The University of Virginia has named Pamela F. Cipriano, PhD, RN, FAAN, the interim dean of the School of Nursing. She is currently a member of the school’s research faculty and has served two terms as the president of the American Nurses Association from 2014 until December 2018. She will assume her new position on August 1 and serve as interim dean until a permanent successor is named.
Cipriano has held a 40-year career in nursing with a focus on improving the quality and safety of services and the work environment for all staff. She has extensive experience as an academic medical center executive and previously served nine years as the chief clinical officer/chief nursing officer in the UVA Health System where she was responsible for inpatient and outpatient clinical services. The Health System was named an American Nurses Credentialing Center “Magnet” designation in 2006 under Cipriano’s leadership.
Cipriano is well known for being an advocate for quality and growing nursing’s influence on health care policy and efforts to advance the role and visibility of nurses. She served as a public sector adviser in the US delegation to the 69th World Health Assembly in 2016 and currently serves as the first vice president of the International Council of Nurses.
UVA President Jim Ryan tells news.virginia.edu, “I want to thank Pam Cipriano for her incredible service, and for her willingness to step into this new role. Pam is a nationally recognized leader in nursing, and she’s been a strong advocate for nurses and patients alike for decades. While it will be difficult for anyone to follow Dorrie Fontaine, I know Pam will do a fantastic job, and I look forward to working with her.”
To learn more about Pamela Cipriano who has been named interim dean of the University of Virginia School of Nursing, visit here.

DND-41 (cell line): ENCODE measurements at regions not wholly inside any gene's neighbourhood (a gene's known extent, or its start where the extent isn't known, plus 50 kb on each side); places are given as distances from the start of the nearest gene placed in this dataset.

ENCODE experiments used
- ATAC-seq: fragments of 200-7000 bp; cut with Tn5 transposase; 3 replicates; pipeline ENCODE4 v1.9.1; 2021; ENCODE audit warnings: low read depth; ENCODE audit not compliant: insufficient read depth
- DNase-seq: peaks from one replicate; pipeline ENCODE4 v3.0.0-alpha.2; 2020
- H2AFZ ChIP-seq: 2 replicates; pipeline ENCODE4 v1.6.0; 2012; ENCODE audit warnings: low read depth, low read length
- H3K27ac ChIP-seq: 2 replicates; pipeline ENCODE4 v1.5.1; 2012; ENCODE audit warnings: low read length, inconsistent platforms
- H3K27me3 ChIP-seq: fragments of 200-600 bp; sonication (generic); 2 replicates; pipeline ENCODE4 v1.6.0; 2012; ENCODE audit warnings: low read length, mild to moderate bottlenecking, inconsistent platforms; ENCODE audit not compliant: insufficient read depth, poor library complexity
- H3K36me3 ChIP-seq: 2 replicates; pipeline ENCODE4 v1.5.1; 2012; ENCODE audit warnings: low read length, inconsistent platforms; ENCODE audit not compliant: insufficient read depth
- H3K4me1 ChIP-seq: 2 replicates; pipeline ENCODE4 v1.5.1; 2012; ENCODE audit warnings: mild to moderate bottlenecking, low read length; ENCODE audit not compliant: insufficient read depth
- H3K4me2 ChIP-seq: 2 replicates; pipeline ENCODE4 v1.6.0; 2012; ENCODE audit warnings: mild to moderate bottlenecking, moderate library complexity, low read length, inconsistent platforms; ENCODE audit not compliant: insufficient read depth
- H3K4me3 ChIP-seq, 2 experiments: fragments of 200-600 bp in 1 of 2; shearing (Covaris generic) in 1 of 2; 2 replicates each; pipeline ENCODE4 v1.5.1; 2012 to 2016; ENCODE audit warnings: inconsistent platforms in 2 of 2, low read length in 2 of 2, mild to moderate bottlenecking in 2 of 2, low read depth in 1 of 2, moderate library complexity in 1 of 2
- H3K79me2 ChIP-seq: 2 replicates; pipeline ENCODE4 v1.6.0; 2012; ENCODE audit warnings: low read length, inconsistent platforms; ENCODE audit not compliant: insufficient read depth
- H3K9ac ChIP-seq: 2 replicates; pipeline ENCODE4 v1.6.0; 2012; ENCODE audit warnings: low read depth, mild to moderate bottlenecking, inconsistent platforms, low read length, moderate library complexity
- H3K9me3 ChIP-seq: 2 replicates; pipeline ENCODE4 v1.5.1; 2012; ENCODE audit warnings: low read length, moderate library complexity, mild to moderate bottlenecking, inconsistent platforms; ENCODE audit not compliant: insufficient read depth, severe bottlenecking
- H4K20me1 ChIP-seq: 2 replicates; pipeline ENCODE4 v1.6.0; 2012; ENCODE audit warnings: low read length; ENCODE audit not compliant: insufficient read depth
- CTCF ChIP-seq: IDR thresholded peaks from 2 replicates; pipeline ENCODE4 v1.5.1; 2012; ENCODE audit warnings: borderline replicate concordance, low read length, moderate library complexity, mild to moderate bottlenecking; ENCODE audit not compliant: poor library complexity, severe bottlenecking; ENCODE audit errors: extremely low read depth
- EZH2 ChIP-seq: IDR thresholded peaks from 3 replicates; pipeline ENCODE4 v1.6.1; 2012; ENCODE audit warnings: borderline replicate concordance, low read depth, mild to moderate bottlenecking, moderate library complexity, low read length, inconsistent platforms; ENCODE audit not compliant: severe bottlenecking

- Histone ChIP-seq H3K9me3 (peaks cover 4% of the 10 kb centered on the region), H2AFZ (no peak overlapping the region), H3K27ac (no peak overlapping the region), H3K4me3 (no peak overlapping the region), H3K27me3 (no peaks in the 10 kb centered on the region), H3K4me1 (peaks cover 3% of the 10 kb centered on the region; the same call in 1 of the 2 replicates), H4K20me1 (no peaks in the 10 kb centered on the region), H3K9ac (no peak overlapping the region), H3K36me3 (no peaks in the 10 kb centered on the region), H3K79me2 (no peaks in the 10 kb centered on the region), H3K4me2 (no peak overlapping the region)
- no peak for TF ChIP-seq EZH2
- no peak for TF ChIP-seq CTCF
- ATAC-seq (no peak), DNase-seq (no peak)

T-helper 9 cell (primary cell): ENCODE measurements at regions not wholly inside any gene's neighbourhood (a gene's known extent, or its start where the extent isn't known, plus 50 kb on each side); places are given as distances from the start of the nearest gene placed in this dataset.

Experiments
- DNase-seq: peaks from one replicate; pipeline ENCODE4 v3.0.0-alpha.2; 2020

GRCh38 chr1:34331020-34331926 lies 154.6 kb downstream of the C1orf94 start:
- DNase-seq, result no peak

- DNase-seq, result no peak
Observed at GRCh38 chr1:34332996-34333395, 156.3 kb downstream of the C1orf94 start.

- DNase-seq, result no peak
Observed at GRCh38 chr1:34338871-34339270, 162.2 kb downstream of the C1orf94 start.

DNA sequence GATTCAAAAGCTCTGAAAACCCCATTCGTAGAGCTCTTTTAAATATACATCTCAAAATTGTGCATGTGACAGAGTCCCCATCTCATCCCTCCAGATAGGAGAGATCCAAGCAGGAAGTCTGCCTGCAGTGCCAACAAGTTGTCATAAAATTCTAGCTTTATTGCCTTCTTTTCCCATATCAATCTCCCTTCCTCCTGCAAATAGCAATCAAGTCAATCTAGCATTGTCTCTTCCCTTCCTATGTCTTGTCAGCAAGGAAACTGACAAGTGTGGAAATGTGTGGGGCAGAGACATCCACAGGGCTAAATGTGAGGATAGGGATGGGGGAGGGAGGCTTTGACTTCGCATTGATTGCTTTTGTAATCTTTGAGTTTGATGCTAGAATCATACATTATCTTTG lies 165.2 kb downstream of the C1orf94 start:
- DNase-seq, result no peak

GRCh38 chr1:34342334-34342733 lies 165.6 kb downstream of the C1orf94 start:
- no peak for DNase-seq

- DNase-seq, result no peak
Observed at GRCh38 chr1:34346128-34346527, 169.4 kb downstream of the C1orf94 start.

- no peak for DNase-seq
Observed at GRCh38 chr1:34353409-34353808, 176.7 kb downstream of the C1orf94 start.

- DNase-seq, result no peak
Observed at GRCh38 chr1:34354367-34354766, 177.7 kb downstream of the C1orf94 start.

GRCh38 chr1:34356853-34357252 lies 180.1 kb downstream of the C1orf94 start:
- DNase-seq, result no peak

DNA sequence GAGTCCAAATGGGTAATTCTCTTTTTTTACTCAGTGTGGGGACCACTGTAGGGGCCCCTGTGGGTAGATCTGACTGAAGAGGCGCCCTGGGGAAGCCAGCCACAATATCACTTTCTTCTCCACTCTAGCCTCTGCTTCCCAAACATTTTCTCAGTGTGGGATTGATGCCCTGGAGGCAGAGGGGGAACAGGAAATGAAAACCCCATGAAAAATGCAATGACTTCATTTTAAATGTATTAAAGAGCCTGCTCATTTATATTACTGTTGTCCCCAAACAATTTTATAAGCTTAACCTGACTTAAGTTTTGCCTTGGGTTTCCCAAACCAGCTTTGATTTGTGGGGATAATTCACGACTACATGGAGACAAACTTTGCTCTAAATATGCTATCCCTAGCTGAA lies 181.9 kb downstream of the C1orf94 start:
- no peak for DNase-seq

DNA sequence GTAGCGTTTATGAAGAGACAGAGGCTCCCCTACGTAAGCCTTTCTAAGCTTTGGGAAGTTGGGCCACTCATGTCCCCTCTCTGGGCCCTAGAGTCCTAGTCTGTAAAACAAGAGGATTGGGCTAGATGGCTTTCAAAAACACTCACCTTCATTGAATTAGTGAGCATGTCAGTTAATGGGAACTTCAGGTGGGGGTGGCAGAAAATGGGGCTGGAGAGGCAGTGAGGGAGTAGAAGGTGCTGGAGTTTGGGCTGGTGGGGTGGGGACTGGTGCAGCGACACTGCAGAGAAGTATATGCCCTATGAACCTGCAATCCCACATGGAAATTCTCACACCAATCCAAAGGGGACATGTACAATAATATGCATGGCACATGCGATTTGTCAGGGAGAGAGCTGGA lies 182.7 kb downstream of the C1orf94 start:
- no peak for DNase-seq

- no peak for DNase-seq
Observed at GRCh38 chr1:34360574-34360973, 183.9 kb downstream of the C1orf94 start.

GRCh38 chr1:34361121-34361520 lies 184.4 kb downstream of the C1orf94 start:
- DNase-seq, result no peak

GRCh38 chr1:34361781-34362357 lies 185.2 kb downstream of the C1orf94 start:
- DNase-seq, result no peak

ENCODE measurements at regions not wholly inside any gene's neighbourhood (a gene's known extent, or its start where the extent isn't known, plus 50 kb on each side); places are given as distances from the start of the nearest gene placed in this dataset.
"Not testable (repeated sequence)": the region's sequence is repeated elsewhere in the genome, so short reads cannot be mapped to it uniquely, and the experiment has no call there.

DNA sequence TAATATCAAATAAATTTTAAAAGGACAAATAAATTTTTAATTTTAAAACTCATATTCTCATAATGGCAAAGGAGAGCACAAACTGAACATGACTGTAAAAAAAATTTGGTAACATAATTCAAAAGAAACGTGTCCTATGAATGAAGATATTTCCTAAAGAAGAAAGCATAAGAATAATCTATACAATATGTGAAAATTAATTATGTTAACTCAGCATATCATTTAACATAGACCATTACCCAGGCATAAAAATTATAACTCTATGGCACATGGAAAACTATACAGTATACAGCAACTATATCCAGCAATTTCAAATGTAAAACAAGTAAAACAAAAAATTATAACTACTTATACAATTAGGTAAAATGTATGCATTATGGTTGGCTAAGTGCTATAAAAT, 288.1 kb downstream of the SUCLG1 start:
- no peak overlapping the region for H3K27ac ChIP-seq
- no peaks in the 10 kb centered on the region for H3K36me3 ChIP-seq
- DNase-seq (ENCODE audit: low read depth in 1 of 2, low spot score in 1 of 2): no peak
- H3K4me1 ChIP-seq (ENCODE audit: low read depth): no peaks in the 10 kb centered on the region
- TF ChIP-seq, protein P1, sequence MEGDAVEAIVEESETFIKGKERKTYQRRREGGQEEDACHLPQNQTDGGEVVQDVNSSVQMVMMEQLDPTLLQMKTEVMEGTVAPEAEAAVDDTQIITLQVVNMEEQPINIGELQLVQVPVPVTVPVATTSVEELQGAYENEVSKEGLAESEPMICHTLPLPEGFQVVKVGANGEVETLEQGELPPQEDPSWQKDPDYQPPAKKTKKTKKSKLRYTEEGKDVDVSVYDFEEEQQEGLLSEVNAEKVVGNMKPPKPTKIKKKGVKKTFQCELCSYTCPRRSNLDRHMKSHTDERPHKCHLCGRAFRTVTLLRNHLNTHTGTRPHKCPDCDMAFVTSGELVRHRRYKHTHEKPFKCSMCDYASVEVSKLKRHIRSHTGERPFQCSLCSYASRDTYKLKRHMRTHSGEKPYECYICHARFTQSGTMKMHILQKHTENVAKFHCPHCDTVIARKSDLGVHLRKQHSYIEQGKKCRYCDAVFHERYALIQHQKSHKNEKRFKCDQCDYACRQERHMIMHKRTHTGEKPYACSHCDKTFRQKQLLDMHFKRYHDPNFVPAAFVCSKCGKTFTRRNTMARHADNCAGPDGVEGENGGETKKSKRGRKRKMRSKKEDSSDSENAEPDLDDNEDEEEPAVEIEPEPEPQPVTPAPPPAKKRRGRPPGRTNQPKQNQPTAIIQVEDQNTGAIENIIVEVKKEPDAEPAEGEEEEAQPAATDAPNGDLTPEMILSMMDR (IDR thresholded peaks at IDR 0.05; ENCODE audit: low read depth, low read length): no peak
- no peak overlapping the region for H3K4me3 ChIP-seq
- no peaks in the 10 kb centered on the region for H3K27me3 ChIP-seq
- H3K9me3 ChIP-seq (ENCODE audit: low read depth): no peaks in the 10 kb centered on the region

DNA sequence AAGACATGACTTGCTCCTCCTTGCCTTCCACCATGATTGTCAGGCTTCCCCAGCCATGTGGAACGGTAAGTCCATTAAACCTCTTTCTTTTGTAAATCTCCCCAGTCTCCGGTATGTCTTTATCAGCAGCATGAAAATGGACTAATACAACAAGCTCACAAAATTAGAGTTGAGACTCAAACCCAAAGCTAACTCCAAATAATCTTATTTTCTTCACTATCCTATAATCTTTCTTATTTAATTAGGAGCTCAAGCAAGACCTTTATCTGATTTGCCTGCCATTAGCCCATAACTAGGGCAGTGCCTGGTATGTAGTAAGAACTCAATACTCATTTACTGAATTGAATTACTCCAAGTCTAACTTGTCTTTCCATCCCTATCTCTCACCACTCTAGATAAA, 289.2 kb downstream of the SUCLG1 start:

The University of Virginia (UVA) School of Nursing recently received a Health Professions Higher Education Excellence in Diversity Award from INSIGHT Into Diversity magazine, which covers diversity in higher education. This was the first time UVA’s nursing school has been honored and they were among 35 health professions schools nationwide to receive a 2018 HEED Award.
Lenore Pearlstein, INSIGHT Into Diversity’s publisher, tells News.Virginia.edu, “The Health Professions HEED Award process consists of a comprehensive and rigorous application that includes questions relating to the recruitment and retention of students and employees – and best practices for both; continued leadership support for diversity; and other aspects of campus diversity and inclusion.”
Since establishing an initiative on Diversity, Inclusion, and Excellence Achievement (IDEA) in 2014, UVA’s nursing school has shifted its recruitment, admissions, and retention strategies to welcome more underrepresented and first-generation applicants, established affinity groups for students of color, initiated expansive diversity training for faculty and staff, and urged professors to incorporate diverse perspectives and inclusive content into their courses.
UVA nursing faculty and graduate teaching assistants attend trainings across a variety of diversity-related topics, and all nursing students take part in cultural humility training and a plethora of regular activities to drive the school’s message of inclusivity. In 2018, nearly a third of enrolled students are from groups underrepresented in nursing, and more than 17 percent are male.
To learn more about UVA Nursing’s Health Professions Higher Education Excellence in Diversity Award from INSIGHT Into Diversity magazine, visit here.
Eastern Mennonite University has recently grown its nursing program, in order to increase admissions and help with the nationwide nursing shortage. The Lisa Haverstick Memorial Nursing Laboratory was expanded and upgraded to allow the school to admit 16 more nursing students each academic year.
“We always have a wait list of qualified people who are unable to get into our program,” EMU Associate Professor Laura Yoder shared with VirginiaBusiness.com. With the expansion of the Nursing Laboratory, the average graduating class for the undergraduate nursing program will increase from 48 to 64 students, easing the wait list.
EMU has offered nursing degrees for over fifty years, including undergraduate and graduate nursing degree programs and a doctoral program in nursing practice. Yoder shared that the private liberal arts college sees nursing as a calling, considering both the nurse-patient relationship and the faculty-student relationship throughout their nursing programs.
“We’re very concerned about values and what it means to think about the common good, and doing health care in a way that serves those who are in need and have difficulty accessing care,” Yoder said. “Many EMU nursing students serve low-income patients, refugees and immigrants.”
The nursing program expansion costs roughly $245,000. With $90,000 already raised, EMU anticipates raising the rest of the funds by the end of 2018.